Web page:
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The IHRU leverages the FBI’s investigative expertise, techniques, and legal authorities to identify, locate, investigate, and prosecute perpetrators of serious human rights or humanitarian law violations, including genocide, torture, war crimes, female genital mutilation, and the recruitment or use of child soldiers. The IHRU leverages the law enforcement and intelligence efforts of all 56 FBI field offices and our legal attachés in order to investigate and hold perpetrators of mass atrocities and serious HRV accountable to the rule of law in a U.S. or foreign country’s judicial system.

The IHRU conducts this mission in close collaboration with the Department of Justice (DOJ) Human Rights and Special Prosecutions Section (HRSP), ICE/HRVWCC, the Department of State (DOS), and the U.S. Intelligence Community (USIC).

The IHRU grew out of the Genocide War Crimes Program, which was created in 2009 by the FBI’s Counterterrorism Division. In November 2014, the unit was realigned under the Bureau’s Criminal Investigative Division and renamed the International Human Rights Unit.

The IHRU routinely coordinates with foreign counterparts on human rights investigations, and participates in numerous interagency and NGO meetings and trainings. The FBI has also partnered with the Department of Homeland Security’s Immigration and Customs Enforcement (ICE) at the Human Rights Violators and War Crimes Center (HRVWCC), which facilitates a whole-of-government approach to combating human rights violations. The FBI aggressively pursues human rights law enforcement through its role at the HRVWCC, traditional investigative methods in the field, intelligence-driven initiatives, and coordinated efforts with both civil society and domestic and foreign law enforcement partners.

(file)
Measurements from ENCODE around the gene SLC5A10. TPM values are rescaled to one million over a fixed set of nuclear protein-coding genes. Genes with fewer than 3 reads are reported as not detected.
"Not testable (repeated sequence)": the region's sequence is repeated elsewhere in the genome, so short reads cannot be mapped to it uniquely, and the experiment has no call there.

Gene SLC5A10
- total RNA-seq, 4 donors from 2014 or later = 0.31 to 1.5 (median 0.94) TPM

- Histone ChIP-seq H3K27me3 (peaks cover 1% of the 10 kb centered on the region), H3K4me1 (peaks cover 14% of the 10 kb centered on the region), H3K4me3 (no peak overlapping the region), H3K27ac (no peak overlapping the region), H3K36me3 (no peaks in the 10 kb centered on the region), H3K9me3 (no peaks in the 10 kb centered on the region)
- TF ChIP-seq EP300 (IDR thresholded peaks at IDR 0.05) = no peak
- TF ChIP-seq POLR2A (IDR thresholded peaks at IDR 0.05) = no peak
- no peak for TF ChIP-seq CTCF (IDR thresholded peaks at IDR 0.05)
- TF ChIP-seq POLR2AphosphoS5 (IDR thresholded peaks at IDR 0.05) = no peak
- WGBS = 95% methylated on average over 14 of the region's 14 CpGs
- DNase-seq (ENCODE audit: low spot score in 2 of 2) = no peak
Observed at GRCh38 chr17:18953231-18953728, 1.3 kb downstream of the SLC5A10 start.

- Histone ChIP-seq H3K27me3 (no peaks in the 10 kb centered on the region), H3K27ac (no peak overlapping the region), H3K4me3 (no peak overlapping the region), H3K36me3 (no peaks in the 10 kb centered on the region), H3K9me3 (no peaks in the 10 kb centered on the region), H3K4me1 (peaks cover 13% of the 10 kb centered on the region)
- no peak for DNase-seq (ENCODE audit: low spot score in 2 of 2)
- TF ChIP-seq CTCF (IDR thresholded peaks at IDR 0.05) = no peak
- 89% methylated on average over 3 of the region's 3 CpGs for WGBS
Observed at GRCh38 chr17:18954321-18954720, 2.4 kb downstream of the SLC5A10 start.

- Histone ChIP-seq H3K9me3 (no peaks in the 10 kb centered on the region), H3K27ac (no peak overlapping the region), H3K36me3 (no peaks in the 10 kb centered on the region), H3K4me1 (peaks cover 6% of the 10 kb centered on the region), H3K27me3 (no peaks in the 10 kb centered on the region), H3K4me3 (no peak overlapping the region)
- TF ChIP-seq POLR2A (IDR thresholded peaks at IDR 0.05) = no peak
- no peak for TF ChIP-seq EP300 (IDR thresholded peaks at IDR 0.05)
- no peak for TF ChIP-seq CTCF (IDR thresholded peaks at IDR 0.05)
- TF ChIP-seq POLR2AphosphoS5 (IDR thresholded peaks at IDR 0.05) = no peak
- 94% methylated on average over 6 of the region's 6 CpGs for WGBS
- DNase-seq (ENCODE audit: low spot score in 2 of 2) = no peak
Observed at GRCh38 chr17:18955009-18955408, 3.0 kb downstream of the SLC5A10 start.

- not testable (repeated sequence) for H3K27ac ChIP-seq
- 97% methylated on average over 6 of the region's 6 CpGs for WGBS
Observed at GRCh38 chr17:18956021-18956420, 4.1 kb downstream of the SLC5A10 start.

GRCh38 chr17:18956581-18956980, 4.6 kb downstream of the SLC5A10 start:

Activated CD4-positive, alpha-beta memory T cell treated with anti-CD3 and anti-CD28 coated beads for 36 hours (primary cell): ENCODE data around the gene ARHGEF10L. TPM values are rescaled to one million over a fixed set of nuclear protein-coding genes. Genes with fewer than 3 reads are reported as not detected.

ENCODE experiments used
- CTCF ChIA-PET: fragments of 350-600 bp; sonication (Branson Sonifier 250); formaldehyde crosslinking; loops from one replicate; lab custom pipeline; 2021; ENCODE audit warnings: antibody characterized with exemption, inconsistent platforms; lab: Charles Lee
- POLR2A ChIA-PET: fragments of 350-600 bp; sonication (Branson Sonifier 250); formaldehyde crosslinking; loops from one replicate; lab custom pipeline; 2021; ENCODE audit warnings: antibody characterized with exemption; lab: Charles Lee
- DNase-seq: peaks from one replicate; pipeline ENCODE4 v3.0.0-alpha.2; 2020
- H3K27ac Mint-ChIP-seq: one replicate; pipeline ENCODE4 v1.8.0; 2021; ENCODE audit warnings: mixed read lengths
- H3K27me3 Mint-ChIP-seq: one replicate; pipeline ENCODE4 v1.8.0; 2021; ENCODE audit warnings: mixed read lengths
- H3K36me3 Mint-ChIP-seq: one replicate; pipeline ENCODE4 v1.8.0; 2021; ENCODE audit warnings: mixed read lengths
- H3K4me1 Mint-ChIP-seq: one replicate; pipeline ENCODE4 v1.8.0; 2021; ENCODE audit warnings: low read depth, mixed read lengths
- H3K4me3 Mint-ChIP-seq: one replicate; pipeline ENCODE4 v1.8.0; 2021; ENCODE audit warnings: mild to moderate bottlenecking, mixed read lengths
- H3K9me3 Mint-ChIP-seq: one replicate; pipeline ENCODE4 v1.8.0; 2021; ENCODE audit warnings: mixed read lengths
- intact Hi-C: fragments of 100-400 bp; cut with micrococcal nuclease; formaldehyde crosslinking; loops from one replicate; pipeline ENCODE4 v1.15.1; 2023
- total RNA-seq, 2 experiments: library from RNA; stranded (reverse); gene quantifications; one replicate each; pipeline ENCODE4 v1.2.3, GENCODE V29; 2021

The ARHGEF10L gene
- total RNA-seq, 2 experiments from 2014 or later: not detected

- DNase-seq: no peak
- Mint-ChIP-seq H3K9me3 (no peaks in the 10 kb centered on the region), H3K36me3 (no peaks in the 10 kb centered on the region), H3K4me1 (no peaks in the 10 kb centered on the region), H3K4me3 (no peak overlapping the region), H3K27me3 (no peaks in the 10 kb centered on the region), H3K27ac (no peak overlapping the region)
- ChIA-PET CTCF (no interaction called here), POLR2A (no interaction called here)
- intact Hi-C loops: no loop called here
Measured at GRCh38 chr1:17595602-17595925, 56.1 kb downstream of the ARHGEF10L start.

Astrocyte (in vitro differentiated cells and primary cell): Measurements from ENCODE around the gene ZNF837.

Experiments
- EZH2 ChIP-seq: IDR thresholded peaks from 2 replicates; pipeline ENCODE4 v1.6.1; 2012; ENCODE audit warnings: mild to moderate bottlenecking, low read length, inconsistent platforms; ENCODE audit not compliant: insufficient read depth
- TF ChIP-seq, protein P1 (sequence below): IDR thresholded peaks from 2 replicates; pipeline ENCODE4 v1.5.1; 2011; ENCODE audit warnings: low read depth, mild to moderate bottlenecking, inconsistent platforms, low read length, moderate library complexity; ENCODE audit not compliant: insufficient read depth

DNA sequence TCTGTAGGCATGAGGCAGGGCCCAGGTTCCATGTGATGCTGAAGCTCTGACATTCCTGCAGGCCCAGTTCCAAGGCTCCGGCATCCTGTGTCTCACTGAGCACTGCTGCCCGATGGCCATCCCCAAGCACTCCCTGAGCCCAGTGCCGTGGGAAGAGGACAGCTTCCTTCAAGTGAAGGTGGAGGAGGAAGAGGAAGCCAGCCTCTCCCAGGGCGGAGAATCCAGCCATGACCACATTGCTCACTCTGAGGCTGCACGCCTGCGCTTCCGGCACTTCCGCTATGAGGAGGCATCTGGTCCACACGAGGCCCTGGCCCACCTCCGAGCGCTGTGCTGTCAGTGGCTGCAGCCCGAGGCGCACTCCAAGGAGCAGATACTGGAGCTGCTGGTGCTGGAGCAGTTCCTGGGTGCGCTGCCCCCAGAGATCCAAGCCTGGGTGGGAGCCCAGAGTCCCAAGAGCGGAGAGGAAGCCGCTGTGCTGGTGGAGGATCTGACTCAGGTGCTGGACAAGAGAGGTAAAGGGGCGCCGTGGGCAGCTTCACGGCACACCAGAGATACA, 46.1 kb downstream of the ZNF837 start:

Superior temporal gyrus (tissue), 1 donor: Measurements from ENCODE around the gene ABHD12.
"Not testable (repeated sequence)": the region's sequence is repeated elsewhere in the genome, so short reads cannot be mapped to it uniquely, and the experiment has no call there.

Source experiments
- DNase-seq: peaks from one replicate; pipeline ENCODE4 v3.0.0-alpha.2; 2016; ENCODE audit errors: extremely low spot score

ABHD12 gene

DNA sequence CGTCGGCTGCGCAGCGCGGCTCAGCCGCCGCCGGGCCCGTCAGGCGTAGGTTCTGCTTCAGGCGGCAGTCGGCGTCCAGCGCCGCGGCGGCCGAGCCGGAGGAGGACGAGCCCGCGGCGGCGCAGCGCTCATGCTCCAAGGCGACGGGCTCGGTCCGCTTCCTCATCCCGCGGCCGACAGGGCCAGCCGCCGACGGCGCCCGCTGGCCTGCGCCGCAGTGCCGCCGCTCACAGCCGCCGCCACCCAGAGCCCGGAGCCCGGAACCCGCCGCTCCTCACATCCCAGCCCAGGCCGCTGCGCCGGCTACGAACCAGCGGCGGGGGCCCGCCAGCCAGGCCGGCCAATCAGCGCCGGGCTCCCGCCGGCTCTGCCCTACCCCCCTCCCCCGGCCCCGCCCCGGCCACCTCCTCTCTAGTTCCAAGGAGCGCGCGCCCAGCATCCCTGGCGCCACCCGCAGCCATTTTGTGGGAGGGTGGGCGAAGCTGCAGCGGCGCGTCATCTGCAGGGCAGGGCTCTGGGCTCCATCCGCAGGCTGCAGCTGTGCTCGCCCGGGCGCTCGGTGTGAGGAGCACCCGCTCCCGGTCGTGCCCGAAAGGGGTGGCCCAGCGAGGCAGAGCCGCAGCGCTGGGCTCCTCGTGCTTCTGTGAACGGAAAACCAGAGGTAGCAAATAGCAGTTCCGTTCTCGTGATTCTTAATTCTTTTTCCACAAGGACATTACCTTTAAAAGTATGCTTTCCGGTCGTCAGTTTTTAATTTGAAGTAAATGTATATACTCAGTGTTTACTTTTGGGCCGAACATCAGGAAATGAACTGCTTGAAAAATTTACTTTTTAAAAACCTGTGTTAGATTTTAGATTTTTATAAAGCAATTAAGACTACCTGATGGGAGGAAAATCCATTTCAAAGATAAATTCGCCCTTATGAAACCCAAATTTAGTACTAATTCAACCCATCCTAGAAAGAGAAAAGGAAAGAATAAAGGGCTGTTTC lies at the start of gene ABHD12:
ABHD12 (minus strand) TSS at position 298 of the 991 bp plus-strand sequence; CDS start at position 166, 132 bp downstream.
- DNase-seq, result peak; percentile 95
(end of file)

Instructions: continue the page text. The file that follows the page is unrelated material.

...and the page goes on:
Within the U.S., our primary partners are the Department of Homeland Security’s Immigration and Customs Enforcement Human Rights Violators and War Crimes Center, the State Department’s Office of Global Criminal Justice, and the Department of Justice’s Human Rights and Special Prosecutions Section.

The Bureau—through the Department of Justice—also supports the multi-agency Atrocities Prevention Board recently created by Presidential Study Directive 10 to strengthen the U.S. government’s ability to foresee, prevent, and respond to genocide and mass atrocities. 

The FBI also works with our international partners and their court systems to locate and hold human rights violators accountable to the rule of law. We cooperate with INTERPOL, and we assist international courts and tribunals when there is a U.S. nexus or in accordance with U.S. laws, policies, and treaties. Examples of these international bodies include the International Criminal Tribunal for the former Yugoslavia, the International Criminal Tribunal for Rwanda, and the Special Court for Sierra Leone.